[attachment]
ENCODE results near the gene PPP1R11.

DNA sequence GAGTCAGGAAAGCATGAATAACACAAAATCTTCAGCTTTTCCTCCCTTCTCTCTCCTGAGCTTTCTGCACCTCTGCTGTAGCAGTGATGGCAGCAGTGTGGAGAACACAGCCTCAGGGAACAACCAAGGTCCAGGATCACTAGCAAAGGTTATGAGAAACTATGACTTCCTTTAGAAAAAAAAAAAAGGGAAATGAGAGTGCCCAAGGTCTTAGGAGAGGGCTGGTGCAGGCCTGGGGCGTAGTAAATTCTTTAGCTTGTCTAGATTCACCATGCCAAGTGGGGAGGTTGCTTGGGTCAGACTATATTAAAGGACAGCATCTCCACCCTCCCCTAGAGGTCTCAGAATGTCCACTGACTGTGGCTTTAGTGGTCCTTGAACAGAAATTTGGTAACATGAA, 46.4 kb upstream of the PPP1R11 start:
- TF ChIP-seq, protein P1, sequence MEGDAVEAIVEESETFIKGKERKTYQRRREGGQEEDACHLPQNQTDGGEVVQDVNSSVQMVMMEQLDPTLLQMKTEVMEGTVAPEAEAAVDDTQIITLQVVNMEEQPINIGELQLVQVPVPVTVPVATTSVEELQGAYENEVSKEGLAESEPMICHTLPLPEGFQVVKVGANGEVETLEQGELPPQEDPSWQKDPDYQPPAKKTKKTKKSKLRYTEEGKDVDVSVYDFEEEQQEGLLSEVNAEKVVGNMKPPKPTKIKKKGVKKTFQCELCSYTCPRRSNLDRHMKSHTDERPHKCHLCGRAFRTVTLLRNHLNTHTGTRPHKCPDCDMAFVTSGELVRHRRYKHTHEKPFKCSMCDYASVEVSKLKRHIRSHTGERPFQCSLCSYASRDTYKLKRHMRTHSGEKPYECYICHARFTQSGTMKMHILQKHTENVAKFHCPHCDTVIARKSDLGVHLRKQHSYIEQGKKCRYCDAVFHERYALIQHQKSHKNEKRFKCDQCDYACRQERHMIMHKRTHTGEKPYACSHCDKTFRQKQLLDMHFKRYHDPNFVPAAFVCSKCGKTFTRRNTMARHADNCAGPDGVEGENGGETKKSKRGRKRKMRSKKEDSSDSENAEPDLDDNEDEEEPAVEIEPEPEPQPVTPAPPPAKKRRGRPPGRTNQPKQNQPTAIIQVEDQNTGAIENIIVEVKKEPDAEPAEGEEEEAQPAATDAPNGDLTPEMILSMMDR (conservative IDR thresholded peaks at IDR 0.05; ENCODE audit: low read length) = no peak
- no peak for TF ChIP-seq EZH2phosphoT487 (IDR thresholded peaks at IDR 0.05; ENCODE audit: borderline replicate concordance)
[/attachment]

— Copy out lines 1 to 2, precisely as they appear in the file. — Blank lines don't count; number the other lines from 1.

ENCODE results near the gene PPP1R11.

DNA sequence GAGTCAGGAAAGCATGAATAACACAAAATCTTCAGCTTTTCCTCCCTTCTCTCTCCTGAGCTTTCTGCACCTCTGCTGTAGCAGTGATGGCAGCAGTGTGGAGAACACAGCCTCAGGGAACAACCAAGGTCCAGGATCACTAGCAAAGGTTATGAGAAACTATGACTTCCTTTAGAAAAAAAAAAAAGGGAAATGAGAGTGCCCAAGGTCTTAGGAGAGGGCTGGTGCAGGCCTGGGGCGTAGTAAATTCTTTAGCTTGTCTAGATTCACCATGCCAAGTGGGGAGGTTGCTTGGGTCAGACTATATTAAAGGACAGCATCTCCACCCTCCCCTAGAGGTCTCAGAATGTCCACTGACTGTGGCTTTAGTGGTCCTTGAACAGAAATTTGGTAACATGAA, 46.4 kb upstream of the PPP1R11 start: